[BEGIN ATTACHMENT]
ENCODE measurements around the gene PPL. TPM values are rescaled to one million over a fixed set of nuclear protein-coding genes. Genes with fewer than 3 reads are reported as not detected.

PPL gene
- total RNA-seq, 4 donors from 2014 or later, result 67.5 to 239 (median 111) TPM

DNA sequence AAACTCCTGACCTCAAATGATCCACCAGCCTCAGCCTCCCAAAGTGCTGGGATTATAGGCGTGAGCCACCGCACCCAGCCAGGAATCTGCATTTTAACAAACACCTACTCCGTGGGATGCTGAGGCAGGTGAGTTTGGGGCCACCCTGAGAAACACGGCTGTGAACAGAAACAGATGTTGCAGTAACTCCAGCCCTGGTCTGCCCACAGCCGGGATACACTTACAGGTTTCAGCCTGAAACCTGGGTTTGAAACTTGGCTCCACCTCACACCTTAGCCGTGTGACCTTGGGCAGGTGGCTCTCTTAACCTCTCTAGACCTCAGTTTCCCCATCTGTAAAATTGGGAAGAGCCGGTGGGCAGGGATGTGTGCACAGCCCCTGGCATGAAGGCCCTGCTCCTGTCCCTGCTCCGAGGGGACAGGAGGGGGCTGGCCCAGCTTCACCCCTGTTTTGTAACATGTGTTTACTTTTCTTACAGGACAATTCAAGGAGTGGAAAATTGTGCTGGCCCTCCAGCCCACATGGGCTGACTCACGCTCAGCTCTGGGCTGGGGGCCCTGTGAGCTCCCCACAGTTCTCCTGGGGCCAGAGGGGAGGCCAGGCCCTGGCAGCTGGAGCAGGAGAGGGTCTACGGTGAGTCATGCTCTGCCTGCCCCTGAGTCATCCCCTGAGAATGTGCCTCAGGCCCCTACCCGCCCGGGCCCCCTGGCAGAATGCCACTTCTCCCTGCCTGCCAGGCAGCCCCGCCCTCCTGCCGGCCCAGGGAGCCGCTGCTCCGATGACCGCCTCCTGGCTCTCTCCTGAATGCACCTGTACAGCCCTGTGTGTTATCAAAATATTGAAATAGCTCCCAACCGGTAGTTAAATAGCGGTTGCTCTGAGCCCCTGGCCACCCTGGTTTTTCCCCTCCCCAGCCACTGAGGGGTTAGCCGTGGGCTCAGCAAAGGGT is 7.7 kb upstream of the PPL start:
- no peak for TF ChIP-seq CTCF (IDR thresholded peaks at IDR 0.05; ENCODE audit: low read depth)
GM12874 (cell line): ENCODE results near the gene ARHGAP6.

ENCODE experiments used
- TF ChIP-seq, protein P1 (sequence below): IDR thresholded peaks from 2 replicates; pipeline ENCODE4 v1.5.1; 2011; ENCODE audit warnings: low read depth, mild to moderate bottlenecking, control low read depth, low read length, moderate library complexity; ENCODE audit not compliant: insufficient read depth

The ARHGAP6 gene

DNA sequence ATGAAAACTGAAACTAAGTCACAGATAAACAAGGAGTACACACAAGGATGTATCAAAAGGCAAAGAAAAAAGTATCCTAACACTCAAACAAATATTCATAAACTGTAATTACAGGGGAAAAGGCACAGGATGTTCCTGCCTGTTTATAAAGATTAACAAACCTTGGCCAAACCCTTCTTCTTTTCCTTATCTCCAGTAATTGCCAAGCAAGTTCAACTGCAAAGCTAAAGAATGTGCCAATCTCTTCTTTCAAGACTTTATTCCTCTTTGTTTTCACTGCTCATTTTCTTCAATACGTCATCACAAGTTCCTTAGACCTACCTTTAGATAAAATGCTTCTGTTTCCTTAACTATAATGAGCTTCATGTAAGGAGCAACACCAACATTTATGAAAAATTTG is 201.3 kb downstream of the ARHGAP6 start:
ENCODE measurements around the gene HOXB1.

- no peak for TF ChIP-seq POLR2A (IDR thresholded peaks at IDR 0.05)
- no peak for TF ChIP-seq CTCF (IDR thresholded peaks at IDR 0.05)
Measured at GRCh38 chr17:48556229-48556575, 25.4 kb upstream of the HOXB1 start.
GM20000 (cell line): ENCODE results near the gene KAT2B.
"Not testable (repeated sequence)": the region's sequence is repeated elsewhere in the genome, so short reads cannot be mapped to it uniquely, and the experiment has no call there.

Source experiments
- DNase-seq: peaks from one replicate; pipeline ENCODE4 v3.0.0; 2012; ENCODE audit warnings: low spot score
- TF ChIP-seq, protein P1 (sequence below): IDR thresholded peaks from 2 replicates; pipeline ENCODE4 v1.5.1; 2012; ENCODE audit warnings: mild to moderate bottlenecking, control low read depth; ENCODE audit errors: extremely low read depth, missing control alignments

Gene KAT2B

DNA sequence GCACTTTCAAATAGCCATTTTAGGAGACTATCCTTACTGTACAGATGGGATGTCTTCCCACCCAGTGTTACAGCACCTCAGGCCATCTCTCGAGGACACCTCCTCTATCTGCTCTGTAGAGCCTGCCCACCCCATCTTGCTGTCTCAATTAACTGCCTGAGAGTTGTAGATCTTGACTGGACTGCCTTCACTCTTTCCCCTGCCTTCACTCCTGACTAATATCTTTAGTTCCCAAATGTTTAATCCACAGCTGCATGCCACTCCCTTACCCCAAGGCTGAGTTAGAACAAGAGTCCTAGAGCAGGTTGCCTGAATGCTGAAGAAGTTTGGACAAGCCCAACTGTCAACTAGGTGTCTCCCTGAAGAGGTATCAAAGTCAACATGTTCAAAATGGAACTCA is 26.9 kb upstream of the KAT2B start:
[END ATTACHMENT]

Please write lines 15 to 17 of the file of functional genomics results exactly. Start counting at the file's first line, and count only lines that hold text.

GM20000 (cell line): ENCODE results near the gene KAT2B.
"Not testable (repeated sequence)": the region's sequence is repeated elsewhere in the genome, so short reads cannot be mapped to it uniquely, and the experiment has no call there.

Source experiments